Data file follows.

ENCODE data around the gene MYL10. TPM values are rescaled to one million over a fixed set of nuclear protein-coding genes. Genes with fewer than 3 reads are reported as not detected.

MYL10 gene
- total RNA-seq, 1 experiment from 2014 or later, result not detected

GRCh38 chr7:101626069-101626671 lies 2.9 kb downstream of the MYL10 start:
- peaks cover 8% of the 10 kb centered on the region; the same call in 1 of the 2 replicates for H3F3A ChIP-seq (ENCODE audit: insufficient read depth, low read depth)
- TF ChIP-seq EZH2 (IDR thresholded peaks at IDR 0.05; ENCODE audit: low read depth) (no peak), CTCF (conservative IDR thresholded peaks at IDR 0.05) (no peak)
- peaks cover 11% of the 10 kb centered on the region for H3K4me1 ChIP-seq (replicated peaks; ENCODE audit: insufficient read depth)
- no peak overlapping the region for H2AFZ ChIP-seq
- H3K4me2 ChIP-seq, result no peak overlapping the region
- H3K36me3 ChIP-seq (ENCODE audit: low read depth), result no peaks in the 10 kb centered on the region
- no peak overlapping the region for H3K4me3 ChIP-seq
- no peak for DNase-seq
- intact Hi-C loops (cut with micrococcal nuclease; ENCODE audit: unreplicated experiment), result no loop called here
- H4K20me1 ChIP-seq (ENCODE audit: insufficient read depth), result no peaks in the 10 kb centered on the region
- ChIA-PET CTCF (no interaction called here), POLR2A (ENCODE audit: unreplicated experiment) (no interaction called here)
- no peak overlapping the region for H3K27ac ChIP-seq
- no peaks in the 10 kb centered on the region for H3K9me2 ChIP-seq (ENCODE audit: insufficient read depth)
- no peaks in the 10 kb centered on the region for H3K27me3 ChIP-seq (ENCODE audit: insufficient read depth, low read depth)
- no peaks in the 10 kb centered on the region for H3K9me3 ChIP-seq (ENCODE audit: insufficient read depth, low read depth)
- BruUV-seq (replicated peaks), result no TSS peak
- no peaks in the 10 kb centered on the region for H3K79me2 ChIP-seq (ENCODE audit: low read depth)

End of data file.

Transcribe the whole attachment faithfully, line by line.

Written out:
ENCODE data around the gene MYL10. TPM values are rescaled to one million over a fixed set of nuclear protein-coding genes. Genes with fewer than 3 reads are reported as not detected.

MYL10 gene
- total RNA-seq, 1 experiment from 2014 or later, result not detected

GRCh38 chr7:101626069-101626671 lies 2.9 kb downstream of the MYL10 start:
- peaks cover 8% of the 10 kb centered on the region; the same call in 1 of the 2 replicates for H3F3A ChIP-seq (ENCODE audit: insufficient read depth, low read depth)
- TF ChIP-seq EZH2 (IDR thresholded peaks at IDR 0.05; ENCODE audit: low read depth) (no peak), CTCF (conservative IDR thresholded peaks at IDR 0.05) (no peak)
- peaks cover 11% of the 10 kb centered on the region for H3K4me1 ChIP-seq (replicated peaks; ENCODE audit: insufficient read depth)
- no peak overlapping the region for H2AFZ ChIP-seq
- H3K4me2 ChIP-seq, result no peak overlapping the region
- H3K36me3 ChIP-seq (ENCODE audit: low read depth), result no peaks in the 10 kb centered on the region
- no peak overlapping the region for H3K4me3 ChIP-seq
- no peak for DNase-seq
- intact Hi-C loops (cut with micrococcal nuclease; ENCODE audit: unreplicated experiment), result no loop called here
- H4K20me1 ChIP-seq (ENCODE audit: insufficient read depth), result no peaks in the 10 kb centered on the region
- ChIA-PET CTCF (no interaction called here), POLR2A (ENCODE audit: unreplicated experiment) (no interaction called here)
- no peak overlapping the region for H3K27ac ChIP-seq
- no peaks in the 10 kb centered on the region for H3K9me2 ChIP-seq (ENCODE audit: insufficient read depth)
- no peaks in the 10 kb centered on the region for H3K27me3 ChIP-seq (ENCODE audit: insufficient read depth, low read depth)
- no peaks in the 10 kb centered on the region for H3K9me3 ChIP-seq (ENCODE audit: insufficient read depth, low read depth)
- BruUV-seq (replicated peaks), result no TSS peak
- no peaks in the 10 kb centered on the region for H3K79me2 ChIP-seq (ENCODE audit: low read depth)